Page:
You may have the ideas about setting up a charity for a victim of a serious injury, but are struggling to put thoughts and words into actions. We’ve created a comprehensive guide to help those of you looking to set up a charity for a victim of a serious injury to help you along the way.
Think About Who You Are
Before you delve into the technical steps of setting up your charity, you need to first think about what your charity is all about. You may have the idea of wanting to help victims of injury, but this idea alone will unfortunately not be enough to run a successful charity. Just like a business who sells for profit, you need to create your identity, your brand, who you are and what your charity stands for. Ask yourself questions about your organisation and its ideologies, figure out the answers and don’t move forward until you have an answer for every single one of them.
Once you’ve established the core values of your charity (it’s fine to not have a name just yet), you can move onto the next steps of setting up your charity for victims of serious injuries.
It is also worth pointing out that in this post, we will be talking about how to set up a charity for multiple victims of serious injuries, as most charities will not be supported or funded for one individual. If you’re looking at ways to raise money for one victim, you may benefit from either starting a one-off fundraising event and/or web page or partner with other UK charities. The Charity Commission give some useful advice on those who want to start a charity for an individual suffering from a rare disease; the answers can also guide those wishing to learn about starting a charity for a victim of a serious injury.
The UK Government Website gives tips on how to set up a charity here. Each of the six steps outlined on the page has to be carried out by any new charity, however, like with any organisation, a lot of thought and extra action needs to be taken in each step, depending on which kind of charity you are setting up. For a charity aimed at helping those affected by serious injury you need to:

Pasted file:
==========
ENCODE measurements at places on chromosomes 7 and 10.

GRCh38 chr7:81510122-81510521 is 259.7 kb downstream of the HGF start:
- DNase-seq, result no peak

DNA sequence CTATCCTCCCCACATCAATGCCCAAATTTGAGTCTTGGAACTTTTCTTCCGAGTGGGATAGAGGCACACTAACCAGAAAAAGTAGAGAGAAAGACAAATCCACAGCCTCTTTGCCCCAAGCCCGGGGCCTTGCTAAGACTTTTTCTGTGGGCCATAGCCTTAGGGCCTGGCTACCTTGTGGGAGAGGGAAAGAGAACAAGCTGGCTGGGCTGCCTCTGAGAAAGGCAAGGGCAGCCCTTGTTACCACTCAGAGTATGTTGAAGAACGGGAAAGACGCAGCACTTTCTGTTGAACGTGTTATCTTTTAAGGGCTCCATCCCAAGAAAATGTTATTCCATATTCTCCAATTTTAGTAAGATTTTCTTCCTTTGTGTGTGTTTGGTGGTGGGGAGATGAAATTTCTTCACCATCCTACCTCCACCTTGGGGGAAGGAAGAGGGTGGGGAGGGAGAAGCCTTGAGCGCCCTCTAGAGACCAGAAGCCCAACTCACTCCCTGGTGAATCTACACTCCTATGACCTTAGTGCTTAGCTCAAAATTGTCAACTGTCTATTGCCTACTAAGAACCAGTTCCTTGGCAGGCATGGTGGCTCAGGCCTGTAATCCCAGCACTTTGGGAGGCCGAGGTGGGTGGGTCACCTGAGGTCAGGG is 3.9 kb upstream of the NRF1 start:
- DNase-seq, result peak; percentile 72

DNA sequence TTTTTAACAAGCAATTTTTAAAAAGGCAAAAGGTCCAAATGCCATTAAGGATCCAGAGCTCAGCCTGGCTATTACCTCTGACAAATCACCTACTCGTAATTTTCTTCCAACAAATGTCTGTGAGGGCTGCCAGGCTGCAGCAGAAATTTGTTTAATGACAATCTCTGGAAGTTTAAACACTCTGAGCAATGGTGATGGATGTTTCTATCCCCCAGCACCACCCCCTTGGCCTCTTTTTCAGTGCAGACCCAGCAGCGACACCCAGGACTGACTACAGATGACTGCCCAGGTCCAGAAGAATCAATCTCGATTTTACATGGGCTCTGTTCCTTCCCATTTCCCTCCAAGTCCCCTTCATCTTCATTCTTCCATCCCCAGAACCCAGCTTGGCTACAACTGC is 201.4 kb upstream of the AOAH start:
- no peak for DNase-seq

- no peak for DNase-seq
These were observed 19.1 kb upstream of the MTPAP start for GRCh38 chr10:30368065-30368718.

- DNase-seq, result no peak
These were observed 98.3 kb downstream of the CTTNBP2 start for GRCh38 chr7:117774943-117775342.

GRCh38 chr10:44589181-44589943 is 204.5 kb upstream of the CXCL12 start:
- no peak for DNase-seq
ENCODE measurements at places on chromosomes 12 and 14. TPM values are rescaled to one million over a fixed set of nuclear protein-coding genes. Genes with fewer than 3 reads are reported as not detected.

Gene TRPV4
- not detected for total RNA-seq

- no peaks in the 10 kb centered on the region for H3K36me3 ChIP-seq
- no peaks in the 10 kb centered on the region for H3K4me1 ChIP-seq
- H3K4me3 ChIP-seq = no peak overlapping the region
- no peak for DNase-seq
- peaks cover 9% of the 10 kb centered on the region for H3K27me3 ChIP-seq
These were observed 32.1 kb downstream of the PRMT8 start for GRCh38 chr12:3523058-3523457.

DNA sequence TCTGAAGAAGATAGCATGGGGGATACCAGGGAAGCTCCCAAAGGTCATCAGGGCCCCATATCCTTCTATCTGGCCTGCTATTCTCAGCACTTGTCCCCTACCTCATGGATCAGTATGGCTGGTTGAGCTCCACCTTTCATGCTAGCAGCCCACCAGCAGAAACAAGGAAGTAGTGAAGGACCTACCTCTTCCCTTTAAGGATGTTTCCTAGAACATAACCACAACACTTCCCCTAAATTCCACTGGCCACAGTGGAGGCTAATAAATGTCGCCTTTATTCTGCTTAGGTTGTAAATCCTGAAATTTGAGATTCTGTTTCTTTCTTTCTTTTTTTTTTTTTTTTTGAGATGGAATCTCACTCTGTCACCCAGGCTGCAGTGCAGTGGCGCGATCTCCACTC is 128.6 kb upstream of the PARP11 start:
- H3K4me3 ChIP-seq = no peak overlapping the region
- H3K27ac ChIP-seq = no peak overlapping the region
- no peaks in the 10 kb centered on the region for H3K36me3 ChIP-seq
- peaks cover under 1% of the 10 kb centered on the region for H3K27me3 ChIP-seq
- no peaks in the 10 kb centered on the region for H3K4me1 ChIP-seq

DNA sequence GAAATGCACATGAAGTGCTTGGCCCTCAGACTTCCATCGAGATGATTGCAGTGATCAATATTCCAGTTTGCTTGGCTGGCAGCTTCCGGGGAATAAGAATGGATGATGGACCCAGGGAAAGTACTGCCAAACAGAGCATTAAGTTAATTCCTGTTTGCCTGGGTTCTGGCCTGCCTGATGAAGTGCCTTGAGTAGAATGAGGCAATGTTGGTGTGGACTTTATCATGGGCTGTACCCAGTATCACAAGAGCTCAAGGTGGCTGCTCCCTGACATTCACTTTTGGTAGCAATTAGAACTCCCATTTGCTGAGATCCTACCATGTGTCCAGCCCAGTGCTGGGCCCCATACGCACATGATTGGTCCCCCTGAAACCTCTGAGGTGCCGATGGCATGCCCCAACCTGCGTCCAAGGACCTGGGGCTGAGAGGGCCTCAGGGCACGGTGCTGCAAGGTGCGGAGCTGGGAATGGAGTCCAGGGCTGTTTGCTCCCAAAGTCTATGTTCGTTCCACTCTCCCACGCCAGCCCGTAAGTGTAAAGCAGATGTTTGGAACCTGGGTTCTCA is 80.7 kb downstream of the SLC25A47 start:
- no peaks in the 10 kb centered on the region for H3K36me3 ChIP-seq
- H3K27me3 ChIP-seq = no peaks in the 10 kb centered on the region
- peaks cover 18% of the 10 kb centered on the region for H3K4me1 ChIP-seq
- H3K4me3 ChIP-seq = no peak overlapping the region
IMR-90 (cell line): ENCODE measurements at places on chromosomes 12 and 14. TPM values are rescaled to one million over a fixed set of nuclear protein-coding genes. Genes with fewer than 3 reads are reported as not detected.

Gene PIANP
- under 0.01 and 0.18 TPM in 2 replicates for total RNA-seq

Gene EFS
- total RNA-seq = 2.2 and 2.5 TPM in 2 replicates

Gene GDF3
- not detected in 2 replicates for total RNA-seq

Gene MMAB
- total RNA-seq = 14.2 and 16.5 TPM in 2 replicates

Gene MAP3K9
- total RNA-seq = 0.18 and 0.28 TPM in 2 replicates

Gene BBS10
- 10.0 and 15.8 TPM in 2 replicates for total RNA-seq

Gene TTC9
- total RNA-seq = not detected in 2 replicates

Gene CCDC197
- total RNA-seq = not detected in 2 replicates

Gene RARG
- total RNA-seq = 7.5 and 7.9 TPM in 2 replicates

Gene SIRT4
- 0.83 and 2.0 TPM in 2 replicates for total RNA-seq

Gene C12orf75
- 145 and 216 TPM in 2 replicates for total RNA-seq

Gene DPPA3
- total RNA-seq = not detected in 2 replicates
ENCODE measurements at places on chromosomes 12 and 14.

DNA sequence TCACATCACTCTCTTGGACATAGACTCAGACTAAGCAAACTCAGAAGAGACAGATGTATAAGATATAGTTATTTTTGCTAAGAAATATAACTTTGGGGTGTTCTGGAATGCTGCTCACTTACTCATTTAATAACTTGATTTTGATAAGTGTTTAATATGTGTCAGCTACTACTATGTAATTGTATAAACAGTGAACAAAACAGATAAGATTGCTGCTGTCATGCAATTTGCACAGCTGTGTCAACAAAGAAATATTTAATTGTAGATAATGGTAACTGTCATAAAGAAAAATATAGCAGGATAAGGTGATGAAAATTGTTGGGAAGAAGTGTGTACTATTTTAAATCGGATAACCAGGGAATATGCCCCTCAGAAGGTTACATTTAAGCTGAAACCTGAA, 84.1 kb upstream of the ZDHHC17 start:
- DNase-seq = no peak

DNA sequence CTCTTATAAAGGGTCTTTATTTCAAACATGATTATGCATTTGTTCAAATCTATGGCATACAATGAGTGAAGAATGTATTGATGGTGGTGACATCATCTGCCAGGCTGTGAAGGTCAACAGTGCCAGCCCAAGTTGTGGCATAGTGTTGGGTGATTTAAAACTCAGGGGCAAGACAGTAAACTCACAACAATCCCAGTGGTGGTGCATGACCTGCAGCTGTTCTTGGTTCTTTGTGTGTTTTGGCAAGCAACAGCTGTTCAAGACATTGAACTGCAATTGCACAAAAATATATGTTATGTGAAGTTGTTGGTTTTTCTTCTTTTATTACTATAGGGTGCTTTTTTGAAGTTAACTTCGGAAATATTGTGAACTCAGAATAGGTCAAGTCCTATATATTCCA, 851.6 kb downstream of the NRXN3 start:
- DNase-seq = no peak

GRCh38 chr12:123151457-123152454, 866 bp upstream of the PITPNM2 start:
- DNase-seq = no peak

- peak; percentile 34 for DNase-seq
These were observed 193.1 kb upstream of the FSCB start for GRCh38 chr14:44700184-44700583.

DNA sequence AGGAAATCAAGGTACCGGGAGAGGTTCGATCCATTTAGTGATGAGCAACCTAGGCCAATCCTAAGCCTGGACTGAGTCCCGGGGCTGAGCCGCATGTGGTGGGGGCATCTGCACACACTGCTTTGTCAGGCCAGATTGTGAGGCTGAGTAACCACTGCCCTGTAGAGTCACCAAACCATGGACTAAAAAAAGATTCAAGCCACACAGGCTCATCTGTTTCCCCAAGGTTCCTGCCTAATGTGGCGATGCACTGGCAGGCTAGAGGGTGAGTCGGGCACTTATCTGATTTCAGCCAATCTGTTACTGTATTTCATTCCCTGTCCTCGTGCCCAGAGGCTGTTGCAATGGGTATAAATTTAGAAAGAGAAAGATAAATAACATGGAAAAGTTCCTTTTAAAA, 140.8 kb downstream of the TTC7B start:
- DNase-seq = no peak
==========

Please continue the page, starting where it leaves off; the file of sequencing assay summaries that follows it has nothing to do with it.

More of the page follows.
Decide What Structure Your Charity Will Have
It is important to clarify what structure your charity will have right from the start. This is why you need to decide your charity’s ideologies and aims from the beginning. It may be tough to decide on the structure, but taking time to consider your options before getting ahead of yourself is useful. For more help on information about which structure your charity will have, refer to the gov.uk site.
You’ll have to show that your charity for victims of serious injury will make over £5,000 per year. Whilst it is possible to fundraise before your charity is registered, more popular options to raise the initial costs include: gifted money, grants and government funding. Know How Non-Profit give ways on how to source initial charity funding.
Plan Your First Few Years
It’s important to think about where you want to go with your charity over the years. A charity is like running a business; it takes dedication, hard work and planning.
Get the Right Support
Starting your own charity for victims of serious injury doesn’t have to be lonely. Ask local businesses and professionals for help. Talk to charities who have similar visions as you do, many will be happy to assist you, or point you in the direction of someone else you may be able to ask.
Write Your Governing Document
Your governing document has to contain a lot of information. As well as informative, the text needs to be well thought out and written. Have a look at templates of other charities’ governing documents so that you understand exactly how to compile the document before you start.
It’s going to be difficult when you’re setting up your charity. You’ll just want to help people who cannot afford treatment, feel depressed and haven’t got family to turn to after they’ve suffered a serious injury. Instead, you’ll be filling in forms and documents that are pages long and full of legal jargon, you’ll have to multitask and do things you’ve never done before. It’s going to be difficult, but in the end, it’s worth it. Keep going!
Starting a charity for victims of serious injuries is going to take time and effort. Whatever you do, take each step slowly. If you’re ever in doubt, refer back to the official UK government website and already registered charities’ websites. You’re doing a great thing, good luck and well done!